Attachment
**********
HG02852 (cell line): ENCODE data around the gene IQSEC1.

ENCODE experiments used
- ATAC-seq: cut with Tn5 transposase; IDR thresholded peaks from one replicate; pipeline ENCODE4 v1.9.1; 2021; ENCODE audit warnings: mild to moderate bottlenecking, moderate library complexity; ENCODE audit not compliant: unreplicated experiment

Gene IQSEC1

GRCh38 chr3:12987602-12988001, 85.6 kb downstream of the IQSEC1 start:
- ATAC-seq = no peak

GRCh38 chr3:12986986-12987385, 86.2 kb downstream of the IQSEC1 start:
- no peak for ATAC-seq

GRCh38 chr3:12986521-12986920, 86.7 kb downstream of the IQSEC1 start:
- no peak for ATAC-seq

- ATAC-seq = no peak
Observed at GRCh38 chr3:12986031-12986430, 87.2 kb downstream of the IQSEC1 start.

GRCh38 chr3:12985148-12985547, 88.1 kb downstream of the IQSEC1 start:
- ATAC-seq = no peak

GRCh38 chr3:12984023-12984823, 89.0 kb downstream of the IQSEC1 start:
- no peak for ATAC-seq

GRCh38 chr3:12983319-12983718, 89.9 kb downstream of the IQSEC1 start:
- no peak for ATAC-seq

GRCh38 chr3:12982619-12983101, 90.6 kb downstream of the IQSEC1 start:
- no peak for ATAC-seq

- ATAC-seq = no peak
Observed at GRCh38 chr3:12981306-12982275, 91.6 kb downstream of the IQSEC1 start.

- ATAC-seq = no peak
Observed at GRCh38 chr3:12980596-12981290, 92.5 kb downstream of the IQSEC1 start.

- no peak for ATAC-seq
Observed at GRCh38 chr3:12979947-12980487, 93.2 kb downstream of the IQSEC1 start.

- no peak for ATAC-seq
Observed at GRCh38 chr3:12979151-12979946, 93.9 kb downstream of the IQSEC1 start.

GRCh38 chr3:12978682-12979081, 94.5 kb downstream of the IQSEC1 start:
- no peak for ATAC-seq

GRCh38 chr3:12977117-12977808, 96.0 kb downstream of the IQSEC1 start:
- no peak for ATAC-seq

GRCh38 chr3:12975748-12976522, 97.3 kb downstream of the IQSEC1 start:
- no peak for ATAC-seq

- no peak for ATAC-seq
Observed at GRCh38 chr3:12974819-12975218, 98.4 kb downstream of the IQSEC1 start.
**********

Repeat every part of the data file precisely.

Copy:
HG02852 (cell line): ENCODE data around the gene IQSEC1.

ENCODE experiments used
- ATAC-seq: cut with Tn5 transposase; IDR thresholded peaks from one replicate; pipeline ENCODE4 v1.9.1; 2021; ENCODE audit warnings: mild to moderate bottlenecking, moderate library complexity; ENCODE audit not compliant: unreplicated experiment

Gene IQSEC1

GRCh38 chr3:12987602-12988001, 85.6 kb downstream of the IQSEC1 start:
- ATAC-seq = no peak

GRCh38 chr3:12986986-12987385, 86.2 kb downstream of the IQSEC1 start:
- no peak for ATAC-seq

GRCh38 chr3:12986521-12986920, 86.7 kb downstream of the IQSEC1 start:
- no peak for ATAC-seq

- ATAC-seq = no peak
Observed at GRCh38 chr3:12986031-12986430, 87.2 kb downstream of the IQSEC1 start.

GRCh38 chr3:12985148-12985547, 88.1 kb downstream of the IQSEC1 start:
- ATAC-seq = no peak

GRCh38 chr3:12984023-12984823, 89.0 kb downstream of the IQSEC1 start:
- no peak for ATAC-seq

GRCh38 chr3:12983319-12983718, 89.9 kb downstream of the IQSEC1 start:
- no peak for ATAC-seq

GRCh38 chr3:12982619-12983101, 90.6 kb downstream of the IQSEC1 start:
- no peak for ATAC-seq

- ATAC-seq = no peak
Observed at GRCh38 chr3:12981306-12982275, 91.6 kb downstream of the IQSEC1 start.

- ATAC-seq = no peak
Observed at GRCh38 chr3:12980596-12981290, 92.5 kb downstream of the IQSEC1 start.

- no peak for ATAC-seq
Observed at GRCh38 chr3:12979947-12980487, 93.2 kb downstream of the IQSEC1 start.

- no peak for ATAC-seq
Observed at GRCh38 chr3:12979151-12979946, 93.9 kb downstream of the IQSEC1 start.

GRCh38 chr3:12978682-12979081, 94.5 kb downstream of the IQSEC1 start:
- no peak for ATAC-seq

GRCh38 chr3:12977117-12977808, 96.0 kb downstream of the IQSEC1 start:
- no peak for ATAC-seq

GRCh38 chr3:12975748-12976522, 97.3 kb downstream of the IQSEC1 start:
- no peak for ATAC-seq

- no peak for ATAC-seq
Observed at GRCh38 chr3:12974819-12975218, 98.4 kb downstream of the IQSEC1 start.